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Contribution Feb 2013 Text Display Screen



Name : HICKSON, Nigel
Date : October 21, 2013
Organization : ICANN
Country : Brussels
Issues : Issue 2

Contribution :

Background 

The Internet Corporation for Assigned Names and Numbers (ICANN) would like to applaud the Council Working Group on International Internet-Related Public Policy (CWG-Internet) for allowing all stakeholders this opportunity to provide input on elements of the debate surrounding policy issues concerning IPv4 addresses. By examining inputs from individuals and organizations actively engaged in the management of IPv4 addresses, CWG-Internet will have a better understanding of the current status of the debate between and within the multistakeholder organisations.

However, we suggest that the process of briefing members of CWG-Internet could be simplified by allowing all stakeholders to attend meetings of CWG-Internet. This will enable experts to participate and immediately respond to comments and questions from ITU Member States. By ensuring CWG-Internet has access to the most up-to-date information about IPv4 policy, ITU Member States will be able to play a fuller role in the debate about how best to manage IPv4 address space.

ICANN believes that the public policy debate surrounding the efficient use of IPv4 address space should be facilitated in all multistakeholder fora where interested parties want to debate the issues, which would include an open and inclusive CWG-Internet.

Moreover, ICANN suggests that members of CWG-Internet could more effectively ensure the success of the Internet for future generations by focusing resources on strategies for incentivising ITU Member States and business to swiftly adopt IPv6. While it will be many years before IPv4 is obsolete, transitioning to IPv6 should help ameliorate many of the current concerns surrounding legacy IPv4 addresses and inter-regional transfers.

 

Unused Legacy IPv4 Addresses

The debate surrounding unused IPv4 addresses is both complex and long-standing. At the most straightforward level, the Regional Internet Registries (RIRs), with support from their multistakeholder communities, have worked to ensure that, where possible, unused legacy IPv4 addresses are returned to IANA; where the recovered pool now has around 16m addresses.

In order to help facilitate debate on the future use and treatment of legacy IPv4 addresses, ICANN has, along with other actors, facilitated workshops where all stakeholders have the opportunity to discuss their concerns and suggest issues the multistakeholder community needs to address.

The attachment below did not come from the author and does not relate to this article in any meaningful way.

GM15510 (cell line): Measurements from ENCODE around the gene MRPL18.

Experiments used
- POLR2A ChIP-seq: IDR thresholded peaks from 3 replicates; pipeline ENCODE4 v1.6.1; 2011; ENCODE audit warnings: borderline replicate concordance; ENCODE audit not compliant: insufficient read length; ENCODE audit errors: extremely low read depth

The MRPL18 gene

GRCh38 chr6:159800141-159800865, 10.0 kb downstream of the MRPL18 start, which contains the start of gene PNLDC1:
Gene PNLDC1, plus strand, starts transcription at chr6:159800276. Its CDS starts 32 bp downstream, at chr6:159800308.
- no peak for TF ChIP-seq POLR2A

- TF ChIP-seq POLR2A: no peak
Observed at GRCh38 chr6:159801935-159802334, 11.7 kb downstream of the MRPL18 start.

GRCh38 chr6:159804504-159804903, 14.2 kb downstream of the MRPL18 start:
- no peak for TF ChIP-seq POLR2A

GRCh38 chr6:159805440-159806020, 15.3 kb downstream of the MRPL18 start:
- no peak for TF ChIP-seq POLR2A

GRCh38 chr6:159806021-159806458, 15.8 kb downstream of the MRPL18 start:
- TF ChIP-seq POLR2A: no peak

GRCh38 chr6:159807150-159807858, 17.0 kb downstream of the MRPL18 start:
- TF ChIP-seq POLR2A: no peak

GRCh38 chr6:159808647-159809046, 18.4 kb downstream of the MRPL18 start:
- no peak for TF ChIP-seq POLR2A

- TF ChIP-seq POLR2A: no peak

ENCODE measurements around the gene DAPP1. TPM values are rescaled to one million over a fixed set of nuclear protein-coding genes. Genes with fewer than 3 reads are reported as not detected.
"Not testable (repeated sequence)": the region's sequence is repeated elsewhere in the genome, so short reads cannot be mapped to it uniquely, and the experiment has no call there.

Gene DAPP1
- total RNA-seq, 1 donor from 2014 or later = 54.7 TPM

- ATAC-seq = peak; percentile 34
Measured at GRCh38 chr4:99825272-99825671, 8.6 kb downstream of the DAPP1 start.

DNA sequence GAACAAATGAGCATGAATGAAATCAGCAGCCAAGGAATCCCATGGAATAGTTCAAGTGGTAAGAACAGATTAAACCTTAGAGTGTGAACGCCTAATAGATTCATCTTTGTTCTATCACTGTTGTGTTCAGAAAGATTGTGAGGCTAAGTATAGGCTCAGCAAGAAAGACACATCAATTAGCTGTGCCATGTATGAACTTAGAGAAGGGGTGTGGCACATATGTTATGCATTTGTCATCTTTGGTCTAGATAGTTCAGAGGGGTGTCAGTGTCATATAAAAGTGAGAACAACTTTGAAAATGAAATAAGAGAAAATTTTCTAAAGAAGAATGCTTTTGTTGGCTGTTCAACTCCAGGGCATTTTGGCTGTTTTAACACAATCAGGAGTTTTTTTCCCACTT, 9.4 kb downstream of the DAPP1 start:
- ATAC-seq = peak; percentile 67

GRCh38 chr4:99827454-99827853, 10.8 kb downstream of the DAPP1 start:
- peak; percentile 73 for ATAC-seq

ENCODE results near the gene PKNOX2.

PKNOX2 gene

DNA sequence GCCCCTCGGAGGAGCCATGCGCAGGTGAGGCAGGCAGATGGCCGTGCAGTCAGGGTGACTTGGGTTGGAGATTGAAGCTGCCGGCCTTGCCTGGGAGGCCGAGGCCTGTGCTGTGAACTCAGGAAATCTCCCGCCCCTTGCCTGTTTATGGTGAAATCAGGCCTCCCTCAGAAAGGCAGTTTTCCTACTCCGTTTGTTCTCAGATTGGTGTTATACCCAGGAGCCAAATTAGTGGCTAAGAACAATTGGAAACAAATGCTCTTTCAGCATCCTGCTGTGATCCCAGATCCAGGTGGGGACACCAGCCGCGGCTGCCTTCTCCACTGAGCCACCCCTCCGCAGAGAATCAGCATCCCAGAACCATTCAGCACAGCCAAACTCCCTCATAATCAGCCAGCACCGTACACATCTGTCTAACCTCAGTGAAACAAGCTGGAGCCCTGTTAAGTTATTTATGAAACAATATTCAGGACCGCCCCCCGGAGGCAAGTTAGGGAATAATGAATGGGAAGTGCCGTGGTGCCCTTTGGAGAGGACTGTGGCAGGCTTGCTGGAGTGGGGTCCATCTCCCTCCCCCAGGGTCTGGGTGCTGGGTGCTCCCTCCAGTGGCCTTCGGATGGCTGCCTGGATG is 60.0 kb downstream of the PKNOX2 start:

Issues relating to legacy IPv4 addresses are also dealt with by the RIRs both individually and collectively. We ask CWG-Internet members to attend their own local RIR meetings in order to most effectively engage with those policy debates.  There are five RIRs, with each responsible for a specific geographic area: Asia (APNIC), Africa (AFRINIC), Latin America (LACNIC), North America (ARIN), and Europe and the Middle East (RIPE).


Inter-Region Transfer of IPv4 Addresses

On inter-region transfers of IPv4 addresses, ICANN (through the Community) have been involved in meetings that have helped to facilitate discussion between stakeholders to enable more efficient use of IPv4 addresses. However, ICANN does not have a direct role in developing policy on inter-region transfers. That role rests with each RIR’s open, policy-making community.

Those members of CWG-Internet with an interest in this issue should engage with their local RIR and contribute to the policy development process for inter-region IPv4 address transfers.

We look forward to engaging with CWG-Internet in the future on these issues. ICANN is available to provide further input on any future questions CWG-Internet may have. However, ICANN believes members of CWG-Internet will better understand the existing debates, and more effectively engage with the issues by attending and participating in the policy debates at ICANN and RIR meetings.

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ICANN (www.icann.org) is an international, non-profit entity, responsible for managing the technical coordination of the Internet’s unique identifiers: the domain name system and IP addresses. ICANN operates in a bottom-up, consensus-based, multi-stakeholder approach towards its mission.